Whether I guide the handcraft projects into the harbor of completion shouldn’t be the only measurement of success. Reading Big Magic served a reminder and encouragement that curiosity is valuable, just in itself. A meditation on the journey. A prompt to think how success is defined. A result, a finished object, is not required every single time a project begins. It’s a balance between planning (dream) process (journey) and result (destination). We can’t be in one spot for too long. A few dreams, a couple of journeys and a handful of destinations, all cycling at different intervals. It’s tempting to cut one or the other short, to camp out in one place for too long or forget to be present in whatever stage we’re in at the moment.

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The Staple Dress two years in the making.

So I guess I’ve been in the process part of my current handcrafts for a little too long and tangled up in what constitutes success. Maybe I’ll start a new project, pick up an old one again (I did just start a sewing lab class) or follow my handcraft curiosity to somewhere deeper. I doubt I’ll ever become an expert knitter, sewer or even theater director. And to be honest, that would be putting a a predetermined measurement of success on my curiosity. But if I don’t allow myself to continue to work, learn and create, no matter what pace or outcome, how will I ever know? There may be a day that I can say: I’ve been knitting, sewing and directing plays for 30 years now!

 

Un(realistic)Expextations

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Sunset on New Year’s Day

Last year I was gifted a small book, One Thought a Day. It’s a little book where you write a line or two each day for five years. Thoughts were written until March and then it was put down. I picked it up again this new year, to give it another go. It was a surprise that I started writing the same “realizations”, struggles and challenges almost to the day the year before. If my thoughts from last year weren’t written down in the little box, I would be patting myself on the back for the new insights I had, plowing ahead with expectations that the coming year would be completely different.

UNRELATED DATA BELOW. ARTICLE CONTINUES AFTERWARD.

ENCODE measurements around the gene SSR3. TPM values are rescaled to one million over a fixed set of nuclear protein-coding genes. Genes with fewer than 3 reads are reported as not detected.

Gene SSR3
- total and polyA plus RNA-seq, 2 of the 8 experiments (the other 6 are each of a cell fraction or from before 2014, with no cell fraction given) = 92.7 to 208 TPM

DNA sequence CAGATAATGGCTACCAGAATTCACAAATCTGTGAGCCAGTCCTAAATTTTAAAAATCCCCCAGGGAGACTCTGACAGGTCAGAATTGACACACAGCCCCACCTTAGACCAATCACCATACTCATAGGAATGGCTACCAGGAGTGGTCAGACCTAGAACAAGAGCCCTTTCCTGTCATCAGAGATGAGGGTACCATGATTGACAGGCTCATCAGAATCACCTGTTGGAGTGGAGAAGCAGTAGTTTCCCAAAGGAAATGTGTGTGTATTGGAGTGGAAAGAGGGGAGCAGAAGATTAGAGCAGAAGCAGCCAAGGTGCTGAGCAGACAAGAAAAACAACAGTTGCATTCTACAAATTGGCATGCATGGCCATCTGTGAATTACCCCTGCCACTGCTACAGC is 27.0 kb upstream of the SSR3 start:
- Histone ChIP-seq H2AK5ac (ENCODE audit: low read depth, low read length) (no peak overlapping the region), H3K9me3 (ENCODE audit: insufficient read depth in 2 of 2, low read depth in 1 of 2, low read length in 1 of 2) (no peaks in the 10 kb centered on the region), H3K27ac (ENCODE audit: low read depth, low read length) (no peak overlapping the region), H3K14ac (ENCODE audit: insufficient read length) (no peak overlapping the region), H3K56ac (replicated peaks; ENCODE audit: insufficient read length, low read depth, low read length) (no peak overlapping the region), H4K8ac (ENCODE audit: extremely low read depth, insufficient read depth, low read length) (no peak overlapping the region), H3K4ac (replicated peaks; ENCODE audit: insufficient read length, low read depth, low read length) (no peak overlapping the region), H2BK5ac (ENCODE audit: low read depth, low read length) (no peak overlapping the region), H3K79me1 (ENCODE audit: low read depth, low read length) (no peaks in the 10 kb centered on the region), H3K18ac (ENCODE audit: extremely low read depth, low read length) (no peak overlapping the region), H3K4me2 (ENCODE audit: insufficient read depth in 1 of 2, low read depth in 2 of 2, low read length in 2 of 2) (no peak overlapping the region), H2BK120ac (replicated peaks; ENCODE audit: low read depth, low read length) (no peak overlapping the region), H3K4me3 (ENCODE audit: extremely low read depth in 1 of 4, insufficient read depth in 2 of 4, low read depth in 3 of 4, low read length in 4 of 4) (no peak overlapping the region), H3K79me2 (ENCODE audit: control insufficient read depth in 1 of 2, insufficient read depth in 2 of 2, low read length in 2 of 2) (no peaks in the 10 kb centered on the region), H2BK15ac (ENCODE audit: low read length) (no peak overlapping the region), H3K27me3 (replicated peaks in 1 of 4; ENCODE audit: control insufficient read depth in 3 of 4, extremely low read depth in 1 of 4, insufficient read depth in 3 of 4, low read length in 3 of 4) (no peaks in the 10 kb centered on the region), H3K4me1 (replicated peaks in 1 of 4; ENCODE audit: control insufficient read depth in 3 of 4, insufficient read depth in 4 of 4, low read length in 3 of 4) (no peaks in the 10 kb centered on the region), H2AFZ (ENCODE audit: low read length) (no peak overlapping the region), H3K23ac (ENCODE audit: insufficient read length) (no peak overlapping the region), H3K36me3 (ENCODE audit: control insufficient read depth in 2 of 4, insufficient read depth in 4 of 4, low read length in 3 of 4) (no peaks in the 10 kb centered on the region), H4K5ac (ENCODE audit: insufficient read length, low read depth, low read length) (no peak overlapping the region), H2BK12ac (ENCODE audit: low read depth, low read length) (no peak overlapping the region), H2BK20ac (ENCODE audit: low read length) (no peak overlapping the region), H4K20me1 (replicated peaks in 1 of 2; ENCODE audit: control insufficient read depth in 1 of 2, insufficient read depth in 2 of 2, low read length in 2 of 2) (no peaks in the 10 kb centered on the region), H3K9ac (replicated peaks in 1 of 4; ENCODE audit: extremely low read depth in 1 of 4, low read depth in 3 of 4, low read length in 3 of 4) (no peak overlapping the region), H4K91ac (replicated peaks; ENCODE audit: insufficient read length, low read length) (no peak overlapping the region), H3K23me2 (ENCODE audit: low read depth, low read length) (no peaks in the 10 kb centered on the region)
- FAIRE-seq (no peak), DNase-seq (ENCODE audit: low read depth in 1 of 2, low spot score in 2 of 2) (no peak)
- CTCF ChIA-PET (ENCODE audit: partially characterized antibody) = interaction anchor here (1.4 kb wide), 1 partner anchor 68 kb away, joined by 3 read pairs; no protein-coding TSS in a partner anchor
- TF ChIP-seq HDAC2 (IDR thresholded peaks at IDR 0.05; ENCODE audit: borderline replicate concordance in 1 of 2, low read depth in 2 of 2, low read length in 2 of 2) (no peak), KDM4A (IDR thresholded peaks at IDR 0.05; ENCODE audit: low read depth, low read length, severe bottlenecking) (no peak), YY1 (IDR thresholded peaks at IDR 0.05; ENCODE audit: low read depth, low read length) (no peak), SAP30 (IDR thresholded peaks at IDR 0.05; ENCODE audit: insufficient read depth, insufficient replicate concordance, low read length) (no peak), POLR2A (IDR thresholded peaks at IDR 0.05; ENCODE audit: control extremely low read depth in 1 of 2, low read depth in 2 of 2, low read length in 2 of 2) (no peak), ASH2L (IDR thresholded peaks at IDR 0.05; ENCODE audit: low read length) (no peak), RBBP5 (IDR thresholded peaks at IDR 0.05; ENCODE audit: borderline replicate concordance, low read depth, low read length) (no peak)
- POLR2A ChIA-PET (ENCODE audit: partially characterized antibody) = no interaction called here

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Knitting in the car

It’s funny, the narrative we play over in our minds and what we forget. This year I set out to knit all my family members a gift. In my planning, I thought what I set out to do was doable: a few hats and cowls. Intellectually, it all was possible- just like all the change I planned with my “new” revelations but in practice it was a whole different story. I knit a lot faster in my mind. There are few interruptions and my fingers move at lightening speed. In truth, I was rushing through the knitting, frustrated that I didn’t have more dedicated knitting time, just in order to finish and get on to the next gift. It wasn’t the relaxing or enjoyable experience I expected. It prevented me from being present with my knitting or benefiting from all the reasons I love it; it became another “to do” on the list.

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My brother’s finished hat

Through my first season of gift knitting and re-reading my thoughts from last year, it’s clear that my expectations have been a bit unrealistic, especially during the holiday season. I want to do all the things: knitting, baking, shopping, cooking, cleaning, decorating, parties and the list goes on. To have all the family gatherings to be relaxing and smooth without conflict or frustration; to participate in every activity with enthusiasm and grace. In what world does this happen?  Yet every year, I set myself up for the impossible and then have the hardest time enjoying what is right in front of me.

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Sparklers on New Year’s Day